NIH Affirms Potential of Embryonic and Adult Stem Cell Research
The NIH has issued a new report, titled "Stem Cells: Scientific Progress and Future Research Directions," stating that while research on stem cells derived from both human embryos and adult tissue offers "a dazzling array" of treatments for several diseases, the embryonic cells are "clearly superior" for some purposes, the New York Times reports. The confidential study was requested by HHS Secretary Tommy Thompson as the Bush administration continues its review of NIH guidelines allowing for federal funding of stem cell research (Pear, New York Times, 6/27).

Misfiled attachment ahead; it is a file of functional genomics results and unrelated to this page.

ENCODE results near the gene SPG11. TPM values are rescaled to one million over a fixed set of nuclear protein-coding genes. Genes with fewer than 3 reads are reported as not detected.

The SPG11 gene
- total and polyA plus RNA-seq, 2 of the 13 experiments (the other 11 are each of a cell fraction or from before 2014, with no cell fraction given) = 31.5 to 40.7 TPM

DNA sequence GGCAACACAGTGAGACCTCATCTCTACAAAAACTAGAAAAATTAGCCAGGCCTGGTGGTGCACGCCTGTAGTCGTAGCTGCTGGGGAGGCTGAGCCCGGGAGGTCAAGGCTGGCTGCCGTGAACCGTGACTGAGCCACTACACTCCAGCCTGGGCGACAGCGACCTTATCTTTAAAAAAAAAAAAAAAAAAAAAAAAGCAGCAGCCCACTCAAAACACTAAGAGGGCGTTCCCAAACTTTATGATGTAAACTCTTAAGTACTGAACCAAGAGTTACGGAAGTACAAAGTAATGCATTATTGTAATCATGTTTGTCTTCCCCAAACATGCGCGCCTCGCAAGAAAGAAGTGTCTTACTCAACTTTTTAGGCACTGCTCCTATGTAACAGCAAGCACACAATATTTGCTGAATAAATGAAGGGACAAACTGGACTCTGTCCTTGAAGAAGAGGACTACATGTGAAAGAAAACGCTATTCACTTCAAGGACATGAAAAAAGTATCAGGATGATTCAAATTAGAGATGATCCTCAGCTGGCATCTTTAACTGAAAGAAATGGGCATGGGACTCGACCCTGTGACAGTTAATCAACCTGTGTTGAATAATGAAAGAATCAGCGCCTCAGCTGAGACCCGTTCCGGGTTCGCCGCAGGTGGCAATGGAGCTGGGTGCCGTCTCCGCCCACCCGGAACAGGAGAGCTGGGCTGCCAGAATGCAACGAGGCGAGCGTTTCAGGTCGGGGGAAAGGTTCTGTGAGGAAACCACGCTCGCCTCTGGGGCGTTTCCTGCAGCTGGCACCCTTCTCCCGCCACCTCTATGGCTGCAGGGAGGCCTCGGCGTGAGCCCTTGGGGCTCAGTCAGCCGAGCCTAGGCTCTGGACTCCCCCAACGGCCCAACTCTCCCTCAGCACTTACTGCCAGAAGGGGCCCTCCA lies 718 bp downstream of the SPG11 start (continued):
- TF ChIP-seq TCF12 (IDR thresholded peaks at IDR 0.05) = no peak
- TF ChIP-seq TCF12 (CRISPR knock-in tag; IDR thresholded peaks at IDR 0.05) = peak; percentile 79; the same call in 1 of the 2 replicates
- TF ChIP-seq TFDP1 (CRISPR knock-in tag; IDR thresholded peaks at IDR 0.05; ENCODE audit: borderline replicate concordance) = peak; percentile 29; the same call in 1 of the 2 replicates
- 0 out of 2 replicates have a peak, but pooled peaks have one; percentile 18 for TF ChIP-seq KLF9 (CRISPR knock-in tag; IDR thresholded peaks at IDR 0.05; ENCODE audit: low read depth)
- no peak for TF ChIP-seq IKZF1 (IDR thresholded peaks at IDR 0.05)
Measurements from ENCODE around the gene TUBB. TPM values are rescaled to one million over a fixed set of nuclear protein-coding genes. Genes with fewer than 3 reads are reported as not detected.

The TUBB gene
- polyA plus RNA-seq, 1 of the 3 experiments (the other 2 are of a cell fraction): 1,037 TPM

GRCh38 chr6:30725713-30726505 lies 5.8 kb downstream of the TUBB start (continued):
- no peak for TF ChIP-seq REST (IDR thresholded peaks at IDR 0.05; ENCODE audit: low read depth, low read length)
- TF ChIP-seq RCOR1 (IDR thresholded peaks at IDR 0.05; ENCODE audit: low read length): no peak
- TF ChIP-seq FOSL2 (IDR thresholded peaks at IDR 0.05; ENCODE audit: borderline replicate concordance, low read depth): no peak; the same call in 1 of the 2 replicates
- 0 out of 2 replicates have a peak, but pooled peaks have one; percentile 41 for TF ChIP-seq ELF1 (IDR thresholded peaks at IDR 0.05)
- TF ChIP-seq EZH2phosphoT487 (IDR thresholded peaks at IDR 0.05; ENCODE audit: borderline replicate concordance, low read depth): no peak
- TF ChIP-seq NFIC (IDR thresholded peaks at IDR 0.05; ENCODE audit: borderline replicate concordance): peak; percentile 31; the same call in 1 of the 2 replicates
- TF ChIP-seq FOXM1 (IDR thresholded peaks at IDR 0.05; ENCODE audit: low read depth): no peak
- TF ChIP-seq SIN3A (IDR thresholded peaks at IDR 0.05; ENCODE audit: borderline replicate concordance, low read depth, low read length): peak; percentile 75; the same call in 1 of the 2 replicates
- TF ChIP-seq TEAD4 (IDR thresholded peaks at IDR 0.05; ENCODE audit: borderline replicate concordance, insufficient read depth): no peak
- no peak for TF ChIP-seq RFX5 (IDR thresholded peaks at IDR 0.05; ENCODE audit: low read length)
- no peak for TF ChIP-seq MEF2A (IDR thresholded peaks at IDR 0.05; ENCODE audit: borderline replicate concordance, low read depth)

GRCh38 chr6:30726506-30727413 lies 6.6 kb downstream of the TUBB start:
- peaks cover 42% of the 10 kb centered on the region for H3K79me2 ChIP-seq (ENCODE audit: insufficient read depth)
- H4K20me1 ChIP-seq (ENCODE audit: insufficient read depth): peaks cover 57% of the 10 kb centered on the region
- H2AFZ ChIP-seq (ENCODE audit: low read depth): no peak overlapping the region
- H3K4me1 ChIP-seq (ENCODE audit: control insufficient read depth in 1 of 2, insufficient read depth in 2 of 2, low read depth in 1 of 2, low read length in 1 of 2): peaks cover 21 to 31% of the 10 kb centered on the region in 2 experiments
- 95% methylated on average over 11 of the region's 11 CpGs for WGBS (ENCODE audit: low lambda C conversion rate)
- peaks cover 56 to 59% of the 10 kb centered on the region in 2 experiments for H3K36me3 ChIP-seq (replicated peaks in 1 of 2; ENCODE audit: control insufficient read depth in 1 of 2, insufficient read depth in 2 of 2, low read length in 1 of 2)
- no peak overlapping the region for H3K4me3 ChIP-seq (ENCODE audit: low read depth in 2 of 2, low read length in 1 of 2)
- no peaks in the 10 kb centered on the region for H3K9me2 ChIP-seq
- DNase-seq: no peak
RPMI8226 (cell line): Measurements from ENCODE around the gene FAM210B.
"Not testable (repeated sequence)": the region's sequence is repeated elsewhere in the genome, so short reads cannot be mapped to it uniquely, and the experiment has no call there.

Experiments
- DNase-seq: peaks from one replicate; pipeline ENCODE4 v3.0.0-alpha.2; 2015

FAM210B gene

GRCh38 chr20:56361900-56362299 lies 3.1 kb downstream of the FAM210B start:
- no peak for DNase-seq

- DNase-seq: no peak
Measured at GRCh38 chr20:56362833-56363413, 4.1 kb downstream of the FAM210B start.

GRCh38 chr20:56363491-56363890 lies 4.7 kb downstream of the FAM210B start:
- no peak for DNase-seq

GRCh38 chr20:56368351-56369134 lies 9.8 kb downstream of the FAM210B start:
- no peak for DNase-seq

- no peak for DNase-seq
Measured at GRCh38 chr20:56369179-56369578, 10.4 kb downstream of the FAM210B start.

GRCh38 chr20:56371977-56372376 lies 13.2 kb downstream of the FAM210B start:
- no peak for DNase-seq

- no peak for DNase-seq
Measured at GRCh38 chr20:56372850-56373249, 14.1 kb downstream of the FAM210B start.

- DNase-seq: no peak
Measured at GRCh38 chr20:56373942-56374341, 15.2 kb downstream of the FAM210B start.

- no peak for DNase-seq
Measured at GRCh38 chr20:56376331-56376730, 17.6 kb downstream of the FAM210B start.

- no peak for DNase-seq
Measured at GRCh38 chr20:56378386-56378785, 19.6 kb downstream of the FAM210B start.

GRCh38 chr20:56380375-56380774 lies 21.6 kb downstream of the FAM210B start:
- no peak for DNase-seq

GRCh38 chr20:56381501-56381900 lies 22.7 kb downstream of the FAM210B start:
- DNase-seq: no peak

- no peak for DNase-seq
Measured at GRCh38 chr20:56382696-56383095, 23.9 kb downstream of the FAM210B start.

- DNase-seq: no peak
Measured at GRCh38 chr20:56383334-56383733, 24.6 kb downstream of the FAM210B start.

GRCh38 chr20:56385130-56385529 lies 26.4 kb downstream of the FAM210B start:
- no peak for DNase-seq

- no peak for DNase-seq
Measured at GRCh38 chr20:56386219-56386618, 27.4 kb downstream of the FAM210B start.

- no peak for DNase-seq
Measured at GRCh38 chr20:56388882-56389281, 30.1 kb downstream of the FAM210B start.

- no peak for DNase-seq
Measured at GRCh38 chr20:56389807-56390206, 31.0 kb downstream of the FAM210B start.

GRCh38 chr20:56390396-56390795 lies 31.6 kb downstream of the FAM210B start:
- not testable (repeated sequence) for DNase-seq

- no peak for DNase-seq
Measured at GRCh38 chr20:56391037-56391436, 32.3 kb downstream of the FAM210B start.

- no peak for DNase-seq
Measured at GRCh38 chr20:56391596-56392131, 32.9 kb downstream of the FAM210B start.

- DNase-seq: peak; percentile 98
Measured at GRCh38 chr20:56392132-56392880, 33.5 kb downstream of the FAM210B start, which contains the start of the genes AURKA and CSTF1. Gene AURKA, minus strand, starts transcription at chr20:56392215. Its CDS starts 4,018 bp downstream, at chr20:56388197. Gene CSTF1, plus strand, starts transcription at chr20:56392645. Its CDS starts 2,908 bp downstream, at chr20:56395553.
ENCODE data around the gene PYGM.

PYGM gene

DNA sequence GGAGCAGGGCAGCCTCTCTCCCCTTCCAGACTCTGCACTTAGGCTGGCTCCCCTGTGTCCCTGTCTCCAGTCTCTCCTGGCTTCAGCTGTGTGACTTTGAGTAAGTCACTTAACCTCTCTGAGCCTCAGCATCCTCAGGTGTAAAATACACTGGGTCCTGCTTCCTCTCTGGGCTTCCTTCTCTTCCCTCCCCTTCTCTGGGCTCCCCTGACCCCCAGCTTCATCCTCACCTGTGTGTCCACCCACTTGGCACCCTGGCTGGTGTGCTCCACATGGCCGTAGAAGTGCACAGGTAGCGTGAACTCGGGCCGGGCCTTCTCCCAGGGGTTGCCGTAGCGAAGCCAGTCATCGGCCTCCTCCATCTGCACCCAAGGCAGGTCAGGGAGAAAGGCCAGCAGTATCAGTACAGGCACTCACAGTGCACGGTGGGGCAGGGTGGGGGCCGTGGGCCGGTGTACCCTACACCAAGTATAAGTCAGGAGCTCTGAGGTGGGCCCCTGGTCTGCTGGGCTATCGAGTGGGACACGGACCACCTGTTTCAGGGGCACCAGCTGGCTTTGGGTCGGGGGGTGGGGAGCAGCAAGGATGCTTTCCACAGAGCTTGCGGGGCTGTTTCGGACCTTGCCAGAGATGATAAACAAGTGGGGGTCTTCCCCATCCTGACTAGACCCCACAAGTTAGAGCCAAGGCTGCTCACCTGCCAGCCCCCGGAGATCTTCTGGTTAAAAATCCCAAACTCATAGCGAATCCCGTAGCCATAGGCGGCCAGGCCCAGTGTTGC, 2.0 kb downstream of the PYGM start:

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The new report "emphasiz[es] the limitless potential" of embryonic stem cells, but also recommends that the government support adult stem cell research, as adult cells "are capable of developing into more kinds of cells than previously imagined." The report says, "All avenues of research should be exhaustively investigated, including both adult and embryonic sources of tissue." However, the report adds, "Adult stem cells are rare. One of the advantages of using embryonic stem cells as compared with adult stem cells is that the embryonic cells have an unlimited ability to proliferate" in the laboratory. Such proliferation "may give them an advantage over adult stem cells by providing large numbers of replacement cells in tissue culture for transplantation purposes." The report does not discuss the ethical, legal or social implications of stem cell research (New York Times, 6/27).